— layout: post title: Ignoring Local Files with Git date: 2017-02-04 —

When your are working on a team, it changes some of the decisions regarding things you may or may not want to add to the codebase. If everyone has their personal preferences in a project, it can become pretty polluted.

I often like to have some text files to track tasks and other notes regarding a feature I may be working on. I could add these files to the .gitignore file, but I’m sure I’d be questioned as to why I was adding that. And with good reason. I should only add things that are project specific, not programmer specific.

Turns out, I can have some sort of local .gitignore.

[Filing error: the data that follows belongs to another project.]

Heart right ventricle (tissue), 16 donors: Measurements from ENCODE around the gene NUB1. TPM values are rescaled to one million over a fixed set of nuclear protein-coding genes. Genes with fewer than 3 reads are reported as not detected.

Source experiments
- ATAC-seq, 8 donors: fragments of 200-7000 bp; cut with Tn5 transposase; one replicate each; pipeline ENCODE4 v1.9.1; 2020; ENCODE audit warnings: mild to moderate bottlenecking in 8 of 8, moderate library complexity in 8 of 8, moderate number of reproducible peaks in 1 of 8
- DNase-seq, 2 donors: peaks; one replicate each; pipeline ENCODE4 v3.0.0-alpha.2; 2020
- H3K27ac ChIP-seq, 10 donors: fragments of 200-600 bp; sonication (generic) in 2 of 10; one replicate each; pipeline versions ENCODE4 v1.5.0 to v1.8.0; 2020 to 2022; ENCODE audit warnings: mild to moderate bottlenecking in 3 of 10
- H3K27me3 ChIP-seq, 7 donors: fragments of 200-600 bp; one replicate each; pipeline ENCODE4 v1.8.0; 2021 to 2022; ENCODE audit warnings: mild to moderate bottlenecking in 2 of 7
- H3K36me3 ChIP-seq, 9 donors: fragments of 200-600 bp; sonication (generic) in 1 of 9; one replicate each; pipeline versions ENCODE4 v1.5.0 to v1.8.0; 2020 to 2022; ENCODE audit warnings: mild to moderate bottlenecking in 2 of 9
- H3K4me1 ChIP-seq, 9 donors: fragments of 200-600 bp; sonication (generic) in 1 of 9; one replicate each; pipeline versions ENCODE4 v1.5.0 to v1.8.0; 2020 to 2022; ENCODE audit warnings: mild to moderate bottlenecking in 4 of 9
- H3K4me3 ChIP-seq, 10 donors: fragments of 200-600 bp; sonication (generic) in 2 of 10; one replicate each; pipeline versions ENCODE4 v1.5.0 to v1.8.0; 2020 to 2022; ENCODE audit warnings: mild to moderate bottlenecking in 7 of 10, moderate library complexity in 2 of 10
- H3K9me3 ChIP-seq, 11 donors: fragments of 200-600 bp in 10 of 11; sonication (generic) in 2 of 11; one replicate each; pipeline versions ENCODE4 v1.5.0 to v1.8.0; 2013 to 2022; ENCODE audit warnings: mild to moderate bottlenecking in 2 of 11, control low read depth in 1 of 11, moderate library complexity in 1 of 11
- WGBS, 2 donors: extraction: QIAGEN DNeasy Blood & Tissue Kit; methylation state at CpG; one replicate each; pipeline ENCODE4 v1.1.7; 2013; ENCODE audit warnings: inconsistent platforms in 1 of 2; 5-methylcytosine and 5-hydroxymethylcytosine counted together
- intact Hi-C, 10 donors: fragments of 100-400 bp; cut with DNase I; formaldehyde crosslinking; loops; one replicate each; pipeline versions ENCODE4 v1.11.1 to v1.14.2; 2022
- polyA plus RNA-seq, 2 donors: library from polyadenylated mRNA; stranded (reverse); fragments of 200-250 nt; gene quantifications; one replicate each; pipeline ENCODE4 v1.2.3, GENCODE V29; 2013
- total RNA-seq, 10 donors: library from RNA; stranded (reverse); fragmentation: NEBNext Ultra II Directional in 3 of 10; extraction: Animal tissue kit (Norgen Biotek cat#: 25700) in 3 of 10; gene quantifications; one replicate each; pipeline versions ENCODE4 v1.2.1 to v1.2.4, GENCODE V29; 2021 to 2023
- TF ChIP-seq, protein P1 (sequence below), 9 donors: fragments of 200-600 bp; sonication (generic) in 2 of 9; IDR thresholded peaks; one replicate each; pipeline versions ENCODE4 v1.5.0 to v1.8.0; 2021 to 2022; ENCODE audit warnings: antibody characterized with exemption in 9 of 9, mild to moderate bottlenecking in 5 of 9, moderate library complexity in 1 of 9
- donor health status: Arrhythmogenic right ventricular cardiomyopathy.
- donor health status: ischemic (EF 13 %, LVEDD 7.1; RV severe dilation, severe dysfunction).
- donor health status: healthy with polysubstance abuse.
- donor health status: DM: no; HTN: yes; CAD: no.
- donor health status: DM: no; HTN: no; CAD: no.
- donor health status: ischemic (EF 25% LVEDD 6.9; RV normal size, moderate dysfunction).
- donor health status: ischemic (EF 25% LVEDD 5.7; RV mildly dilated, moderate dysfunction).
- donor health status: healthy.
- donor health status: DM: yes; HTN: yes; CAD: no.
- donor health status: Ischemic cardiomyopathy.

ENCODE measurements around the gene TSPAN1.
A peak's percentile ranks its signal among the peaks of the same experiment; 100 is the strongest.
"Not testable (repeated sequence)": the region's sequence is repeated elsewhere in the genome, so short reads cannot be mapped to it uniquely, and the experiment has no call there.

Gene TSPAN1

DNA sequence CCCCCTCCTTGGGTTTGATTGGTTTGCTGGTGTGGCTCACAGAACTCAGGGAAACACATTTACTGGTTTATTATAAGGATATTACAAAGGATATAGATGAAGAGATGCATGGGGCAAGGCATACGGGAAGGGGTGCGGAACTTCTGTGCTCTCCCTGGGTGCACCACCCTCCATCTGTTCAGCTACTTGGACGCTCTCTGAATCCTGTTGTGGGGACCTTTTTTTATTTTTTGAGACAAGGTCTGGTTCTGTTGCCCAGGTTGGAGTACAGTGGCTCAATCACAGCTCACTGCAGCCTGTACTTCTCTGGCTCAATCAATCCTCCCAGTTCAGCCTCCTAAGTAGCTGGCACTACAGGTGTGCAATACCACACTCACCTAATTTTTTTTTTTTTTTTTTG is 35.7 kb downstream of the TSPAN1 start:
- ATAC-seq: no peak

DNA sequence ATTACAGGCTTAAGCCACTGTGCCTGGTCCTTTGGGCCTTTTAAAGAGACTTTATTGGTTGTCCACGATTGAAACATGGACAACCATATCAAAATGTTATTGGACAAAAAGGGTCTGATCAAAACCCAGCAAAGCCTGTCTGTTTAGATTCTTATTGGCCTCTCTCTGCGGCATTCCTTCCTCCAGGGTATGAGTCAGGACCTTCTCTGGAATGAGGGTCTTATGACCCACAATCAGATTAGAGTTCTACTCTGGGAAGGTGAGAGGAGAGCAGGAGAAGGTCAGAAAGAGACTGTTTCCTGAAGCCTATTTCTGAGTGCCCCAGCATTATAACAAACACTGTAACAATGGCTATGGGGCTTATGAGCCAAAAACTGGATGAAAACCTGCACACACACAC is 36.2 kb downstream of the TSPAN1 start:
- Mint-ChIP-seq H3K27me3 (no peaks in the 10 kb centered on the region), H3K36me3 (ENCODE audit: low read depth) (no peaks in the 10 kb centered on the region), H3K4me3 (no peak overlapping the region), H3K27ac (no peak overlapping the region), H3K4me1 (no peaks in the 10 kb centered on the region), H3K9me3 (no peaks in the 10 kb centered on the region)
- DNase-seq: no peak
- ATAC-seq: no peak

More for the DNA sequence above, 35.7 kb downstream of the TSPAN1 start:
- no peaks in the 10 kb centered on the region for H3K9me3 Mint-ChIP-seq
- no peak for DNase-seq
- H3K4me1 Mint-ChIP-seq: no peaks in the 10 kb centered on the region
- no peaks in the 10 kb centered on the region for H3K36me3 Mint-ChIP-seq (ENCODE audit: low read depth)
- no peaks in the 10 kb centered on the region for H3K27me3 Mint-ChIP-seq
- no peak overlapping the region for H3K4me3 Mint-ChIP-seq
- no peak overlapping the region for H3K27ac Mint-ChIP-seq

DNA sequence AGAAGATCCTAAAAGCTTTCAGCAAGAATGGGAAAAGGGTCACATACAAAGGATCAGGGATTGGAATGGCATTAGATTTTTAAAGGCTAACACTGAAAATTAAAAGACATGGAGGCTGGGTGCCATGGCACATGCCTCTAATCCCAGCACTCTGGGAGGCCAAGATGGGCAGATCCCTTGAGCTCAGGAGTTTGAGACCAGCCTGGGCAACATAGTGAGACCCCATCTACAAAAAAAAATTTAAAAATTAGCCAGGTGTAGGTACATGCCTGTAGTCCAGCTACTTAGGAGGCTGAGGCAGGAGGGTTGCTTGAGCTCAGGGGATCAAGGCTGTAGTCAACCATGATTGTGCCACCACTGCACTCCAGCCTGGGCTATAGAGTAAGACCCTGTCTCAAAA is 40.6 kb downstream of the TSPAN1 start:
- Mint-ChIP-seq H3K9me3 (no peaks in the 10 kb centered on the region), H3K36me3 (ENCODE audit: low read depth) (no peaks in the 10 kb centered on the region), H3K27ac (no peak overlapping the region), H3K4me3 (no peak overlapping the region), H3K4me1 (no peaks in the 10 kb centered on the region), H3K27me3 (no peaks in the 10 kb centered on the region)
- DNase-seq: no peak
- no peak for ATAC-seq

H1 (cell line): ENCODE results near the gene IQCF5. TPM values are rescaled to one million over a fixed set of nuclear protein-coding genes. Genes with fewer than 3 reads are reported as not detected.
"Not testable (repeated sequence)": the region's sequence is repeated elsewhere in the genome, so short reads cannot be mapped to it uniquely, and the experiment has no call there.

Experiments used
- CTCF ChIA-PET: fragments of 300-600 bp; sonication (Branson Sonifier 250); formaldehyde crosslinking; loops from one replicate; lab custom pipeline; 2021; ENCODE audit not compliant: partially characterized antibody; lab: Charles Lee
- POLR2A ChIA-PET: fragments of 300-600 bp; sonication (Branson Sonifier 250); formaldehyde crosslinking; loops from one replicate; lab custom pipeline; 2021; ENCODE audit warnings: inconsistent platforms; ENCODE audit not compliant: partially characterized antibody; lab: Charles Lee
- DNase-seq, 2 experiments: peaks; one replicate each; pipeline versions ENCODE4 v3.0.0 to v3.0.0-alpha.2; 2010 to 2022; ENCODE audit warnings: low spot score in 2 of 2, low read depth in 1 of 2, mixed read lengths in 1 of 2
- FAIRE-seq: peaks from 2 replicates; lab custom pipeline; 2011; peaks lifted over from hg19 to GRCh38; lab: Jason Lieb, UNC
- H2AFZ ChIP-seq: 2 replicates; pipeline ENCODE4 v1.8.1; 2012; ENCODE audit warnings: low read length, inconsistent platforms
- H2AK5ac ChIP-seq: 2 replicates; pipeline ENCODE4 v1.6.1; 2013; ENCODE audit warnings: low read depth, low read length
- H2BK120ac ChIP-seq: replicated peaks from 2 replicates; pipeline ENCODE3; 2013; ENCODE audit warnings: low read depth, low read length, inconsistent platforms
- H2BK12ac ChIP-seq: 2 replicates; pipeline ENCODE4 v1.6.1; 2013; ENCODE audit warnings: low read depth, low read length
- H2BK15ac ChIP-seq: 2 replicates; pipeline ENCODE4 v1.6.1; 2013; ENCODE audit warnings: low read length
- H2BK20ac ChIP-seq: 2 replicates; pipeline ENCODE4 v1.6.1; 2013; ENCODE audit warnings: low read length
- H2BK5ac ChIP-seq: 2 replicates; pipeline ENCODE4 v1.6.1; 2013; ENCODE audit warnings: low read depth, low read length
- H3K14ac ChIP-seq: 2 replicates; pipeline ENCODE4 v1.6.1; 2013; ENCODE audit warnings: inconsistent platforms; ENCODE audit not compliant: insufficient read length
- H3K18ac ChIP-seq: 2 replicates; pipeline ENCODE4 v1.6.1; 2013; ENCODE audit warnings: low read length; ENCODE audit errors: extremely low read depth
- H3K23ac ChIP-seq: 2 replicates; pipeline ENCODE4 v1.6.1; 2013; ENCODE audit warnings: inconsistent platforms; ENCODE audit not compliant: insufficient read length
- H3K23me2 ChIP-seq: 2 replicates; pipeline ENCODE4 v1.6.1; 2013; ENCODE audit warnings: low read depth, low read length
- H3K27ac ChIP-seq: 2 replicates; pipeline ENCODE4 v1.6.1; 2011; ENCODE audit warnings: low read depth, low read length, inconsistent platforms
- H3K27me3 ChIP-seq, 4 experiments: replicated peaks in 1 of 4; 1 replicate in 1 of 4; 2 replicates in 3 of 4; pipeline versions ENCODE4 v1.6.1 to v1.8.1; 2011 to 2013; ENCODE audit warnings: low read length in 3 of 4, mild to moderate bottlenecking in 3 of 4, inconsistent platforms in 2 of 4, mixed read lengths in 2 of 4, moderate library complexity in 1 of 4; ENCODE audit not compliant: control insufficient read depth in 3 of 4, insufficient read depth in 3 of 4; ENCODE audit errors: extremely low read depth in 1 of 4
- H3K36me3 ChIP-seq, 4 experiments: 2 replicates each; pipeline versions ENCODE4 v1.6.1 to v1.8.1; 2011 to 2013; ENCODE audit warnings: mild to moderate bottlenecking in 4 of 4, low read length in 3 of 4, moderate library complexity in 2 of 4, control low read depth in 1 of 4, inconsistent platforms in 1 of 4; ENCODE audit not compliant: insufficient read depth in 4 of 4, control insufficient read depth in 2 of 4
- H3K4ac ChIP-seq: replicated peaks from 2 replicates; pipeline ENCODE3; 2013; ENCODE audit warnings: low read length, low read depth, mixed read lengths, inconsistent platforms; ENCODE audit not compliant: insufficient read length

Your .git directory has a lot of stuff. Lots of useful stuff. Admittedly, I’ve never really looked inside. As it turns out, it contains an exclude file in .git/info/exclude

By default, it looks something like this:

# git ls-files --others --exclude-from=.git/info/exclude # Lines that start
with '#' are comments.  # For a project mostly in C, the following would be
a good set of # exclude patterns (uncomment them if you want to use them): #
*.[oa] # *~

Anything you add to that file will be ignored locally.

So, in my case, I want to ignore issues.txt. Adding that line to the file, sets me up.

# git ls-files --others --exclude-from=.git/info/exclude # Lines that start
with '#' are comments.  # For a project mostly in C, the following would be
a good set of # exclude patterns (uncomment them if you want to use them): #
*.[oa] # *~ issues.txt

I can see a potential issue with forgetting that you added lines to that file. For more information, check out the docs https://git-scm.com/docs/gitignore

Use with caution.